This is the singular moral issue of our time. We cannot lose focus on it. And we must vote out everyone responsible for putting us here, at the very least.

Census lawsuit may proceed

Good.

A federal judge said Tuesday that there was a “strong showing of bad faith” by the Trump administration in adding a controversial question about US citizenship to the 2020 census. The judge hinted that he would allow the case to move forward over objections from the administration, and senior administration officials will be subjected to questioning under oath about why the question was added.

Judge Jesse Furman of the Southern District of New York, who was appointed by President Barack Obama, said the administration “deviated from standard operating procedure” by adding the question with no testing. Furman ruled that the plaintiffs challenging the question—including the state of New York and the American Civil Liberties Union—can depose senior officials from the Commerce Department and Justice Department as the case moves forward.

The census has not asked respondents about their citizenship status since 1950. Civil rights groups say the citizenship question will depress response rates from immigrants, imperil the accuracy of the census, and shift political power to areas with fewer immigrants. The census determines how $675 billion in federal funding is allocated, how much representation states receive, and how political districts are drawn.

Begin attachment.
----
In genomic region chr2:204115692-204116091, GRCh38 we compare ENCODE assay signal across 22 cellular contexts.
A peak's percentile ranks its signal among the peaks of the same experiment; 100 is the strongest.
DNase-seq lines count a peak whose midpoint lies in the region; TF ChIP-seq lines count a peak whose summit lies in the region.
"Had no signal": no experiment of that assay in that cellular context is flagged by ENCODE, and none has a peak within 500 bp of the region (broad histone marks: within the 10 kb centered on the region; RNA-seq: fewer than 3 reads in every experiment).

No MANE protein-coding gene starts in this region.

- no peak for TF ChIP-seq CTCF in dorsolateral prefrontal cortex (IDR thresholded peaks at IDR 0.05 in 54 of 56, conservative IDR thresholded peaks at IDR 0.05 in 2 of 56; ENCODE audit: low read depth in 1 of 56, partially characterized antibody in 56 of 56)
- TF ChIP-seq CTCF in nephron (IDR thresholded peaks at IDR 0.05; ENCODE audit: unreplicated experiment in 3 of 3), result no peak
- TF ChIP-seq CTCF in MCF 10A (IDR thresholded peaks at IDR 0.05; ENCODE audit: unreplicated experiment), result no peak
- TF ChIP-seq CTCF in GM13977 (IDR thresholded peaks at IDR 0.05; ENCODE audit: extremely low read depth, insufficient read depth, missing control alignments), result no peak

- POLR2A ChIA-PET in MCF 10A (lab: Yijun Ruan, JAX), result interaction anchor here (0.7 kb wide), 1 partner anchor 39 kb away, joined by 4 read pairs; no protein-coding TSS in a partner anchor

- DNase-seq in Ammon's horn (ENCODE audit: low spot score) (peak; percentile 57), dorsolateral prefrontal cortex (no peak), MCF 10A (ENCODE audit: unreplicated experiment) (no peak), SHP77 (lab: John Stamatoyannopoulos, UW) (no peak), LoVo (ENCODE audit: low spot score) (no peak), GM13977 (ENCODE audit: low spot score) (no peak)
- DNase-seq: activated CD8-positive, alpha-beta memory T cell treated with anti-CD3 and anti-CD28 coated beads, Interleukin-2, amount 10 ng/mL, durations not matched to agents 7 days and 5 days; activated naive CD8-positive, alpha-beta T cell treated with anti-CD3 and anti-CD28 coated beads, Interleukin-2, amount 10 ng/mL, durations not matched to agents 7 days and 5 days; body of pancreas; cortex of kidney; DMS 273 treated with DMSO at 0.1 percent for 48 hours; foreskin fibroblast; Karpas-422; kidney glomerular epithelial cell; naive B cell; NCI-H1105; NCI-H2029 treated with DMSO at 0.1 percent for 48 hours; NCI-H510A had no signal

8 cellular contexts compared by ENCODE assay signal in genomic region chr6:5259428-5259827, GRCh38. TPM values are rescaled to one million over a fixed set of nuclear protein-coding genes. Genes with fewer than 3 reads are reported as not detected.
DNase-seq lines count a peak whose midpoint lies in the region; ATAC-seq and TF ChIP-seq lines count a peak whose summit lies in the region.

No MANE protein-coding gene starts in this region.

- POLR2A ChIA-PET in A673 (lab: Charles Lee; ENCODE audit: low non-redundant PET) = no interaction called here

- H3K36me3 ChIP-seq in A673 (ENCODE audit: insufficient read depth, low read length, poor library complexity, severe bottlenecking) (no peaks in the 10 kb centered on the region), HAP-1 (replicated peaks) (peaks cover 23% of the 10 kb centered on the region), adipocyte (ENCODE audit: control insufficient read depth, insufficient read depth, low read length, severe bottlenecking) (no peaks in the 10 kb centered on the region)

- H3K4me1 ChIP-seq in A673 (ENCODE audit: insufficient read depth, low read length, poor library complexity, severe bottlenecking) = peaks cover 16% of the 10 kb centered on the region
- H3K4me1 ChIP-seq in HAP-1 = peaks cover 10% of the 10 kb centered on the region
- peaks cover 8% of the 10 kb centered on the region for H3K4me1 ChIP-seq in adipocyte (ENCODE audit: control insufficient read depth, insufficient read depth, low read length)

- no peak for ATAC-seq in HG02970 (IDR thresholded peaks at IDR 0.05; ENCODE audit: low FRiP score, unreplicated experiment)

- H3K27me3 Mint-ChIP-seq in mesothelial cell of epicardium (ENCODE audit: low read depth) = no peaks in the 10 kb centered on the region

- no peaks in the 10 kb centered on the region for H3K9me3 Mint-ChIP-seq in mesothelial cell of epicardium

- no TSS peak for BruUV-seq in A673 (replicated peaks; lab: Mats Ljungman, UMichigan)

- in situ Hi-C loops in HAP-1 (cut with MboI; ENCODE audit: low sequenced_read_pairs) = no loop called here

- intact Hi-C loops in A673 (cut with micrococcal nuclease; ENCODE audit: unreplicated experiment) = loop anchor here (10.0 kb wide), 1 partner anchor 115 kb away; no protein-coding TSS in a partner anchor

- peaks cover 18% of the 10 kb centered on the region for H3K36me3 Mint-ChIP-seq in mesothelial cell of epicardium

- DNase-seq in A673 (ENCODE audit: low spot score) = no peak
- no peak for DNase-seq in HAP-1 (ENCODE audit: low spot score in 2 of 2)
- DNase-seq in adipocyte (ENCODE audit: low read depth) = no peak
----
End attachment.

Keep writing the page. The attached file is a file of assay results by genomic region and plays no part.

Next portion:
Commerce Secretary Wilbur Ross, who oversees the Census Bureau, approved the citizenship question in March, saying it was needed for “more effective enforcement” of the Voting Rights Act. Ross said at the time and in subsequent testimony before Congress that he approved the question after the Justice Department requested in December 2017 that it be added.

However, Ross stated in a memo he filed to the court on June 21 that he first considered adding a citizenship question to the census after he was confirmed as commerce secretary in February 2017, months before the Justice Department requested the question. He wrote that he had approached the Justice Department about the question, not the other way around, after consulting with “other senior Administration officials” who had “previously raised” the citizenship question.